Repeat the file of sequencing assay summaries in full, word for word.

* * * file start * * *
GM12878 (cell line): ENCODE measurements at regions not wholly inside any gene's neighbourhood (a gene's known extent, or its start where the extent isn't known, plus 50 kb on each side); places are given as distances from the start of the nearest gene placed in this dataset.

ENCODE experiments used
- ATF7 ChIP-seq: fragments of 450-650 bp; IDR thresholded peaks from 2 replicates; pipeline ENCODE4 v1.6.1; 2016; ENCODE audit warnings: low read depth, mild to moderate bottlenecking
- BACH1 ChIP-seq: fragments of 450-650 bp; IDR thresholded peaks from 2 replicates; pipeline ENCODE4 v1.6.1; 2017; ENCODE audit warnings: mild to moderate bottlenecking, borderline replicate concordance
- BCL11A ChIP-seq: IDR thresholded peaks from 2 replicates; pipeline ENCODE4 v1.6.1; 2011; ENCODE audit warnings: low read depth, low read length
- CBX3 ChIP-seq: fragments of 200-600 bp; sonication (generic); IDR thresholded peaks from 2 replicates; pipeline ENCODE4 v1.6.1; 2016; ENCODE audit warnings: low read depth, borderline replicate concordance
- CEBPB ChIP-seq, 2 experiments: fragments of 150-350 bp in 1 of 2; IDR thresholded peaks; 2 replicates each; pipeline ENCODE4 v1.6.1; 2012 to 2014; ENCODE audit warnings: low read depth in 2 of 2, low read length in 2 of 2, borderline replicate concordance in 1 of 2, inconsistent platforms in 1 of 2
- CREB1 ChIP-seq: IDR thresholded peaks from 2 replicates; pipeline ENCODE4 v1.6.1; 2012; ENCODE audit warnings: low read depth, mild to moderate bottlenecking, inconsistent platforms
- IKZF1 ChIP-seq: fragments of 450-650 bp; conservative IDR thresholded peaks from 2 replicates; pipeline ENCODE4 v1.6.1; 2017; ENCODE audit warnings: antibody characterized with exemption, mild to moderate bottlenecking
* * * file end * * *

GM12878 (cell line): ENCODE measurements at regions not wholly inside any gene's neighbourhood (a gene's known extent, or its start where the extent isn't known, plus 50 kb on each side); places are given as distances from the start of the nearest gene placed in this dataset.

ENCODE experiments used
- ATF7 ChIP-seq: fragments of 450-650 bp; IDR thresholded peaks from 2 replicates; pipeline ENCODE4 v1.6.1; 2016; ENCODE audit warnings: low read depth, mild to moderate bottlenecking
- BACH1 ChIP-seq: fragments of 450-650 bp; IDR thresholded peaks from 2 replicates; pipeline ENCODE4 v1.6.1; 2017; ENCODE audit warnings: mild to moderate bottlenecking, borderline replicate concordance
- BCL11A ChIP-seq: IDR thresholded peaks from 2 replicates; pipeline ENCODE4 v1.6.1; 2011; ENCODE audit warnings: low read depth, low read length
- CBX3 ChIP-seq: fragments of 200-600 bp; sonication (generic); IDR thresholded peaks from 2 replicates; pipeline ENCODE4 v1.6.1; 2016; ENCODE audit warnings: low read depth, borderline replicate concordance
- CEBPB ChIP-seq, 2 experiments: fragments of 150-350 bp in 1 of 2; IDR thresholded peaks; 2 replicates each; pipeline ENCODE4 v1.6.1; 2012 to 2014; ENCODE audit warnings: low read depth in 2 of 2, low read length in 2 of 2, borderline replicate concordance in 1 of 2, inconsistent platforms in 1 of 2
- CREB1 ChIP-seq: IDR thresholded peaks from 2 replicates; pipeline ENCODE4 v1.6.1; 2012; ENCODE audit warnings: low read depth, mild to moderate bottlenecking, inconsistent platforms
- IKZF1 ChIP-seq: fragments of 450-650 bp; conservative IDR thresholded peaks from 2 replicates; pipeline ENCODE4 v1.6.1; 2017; ENCODE audit warnings: antibody characterized with exemption, mild to moderate bottlenecking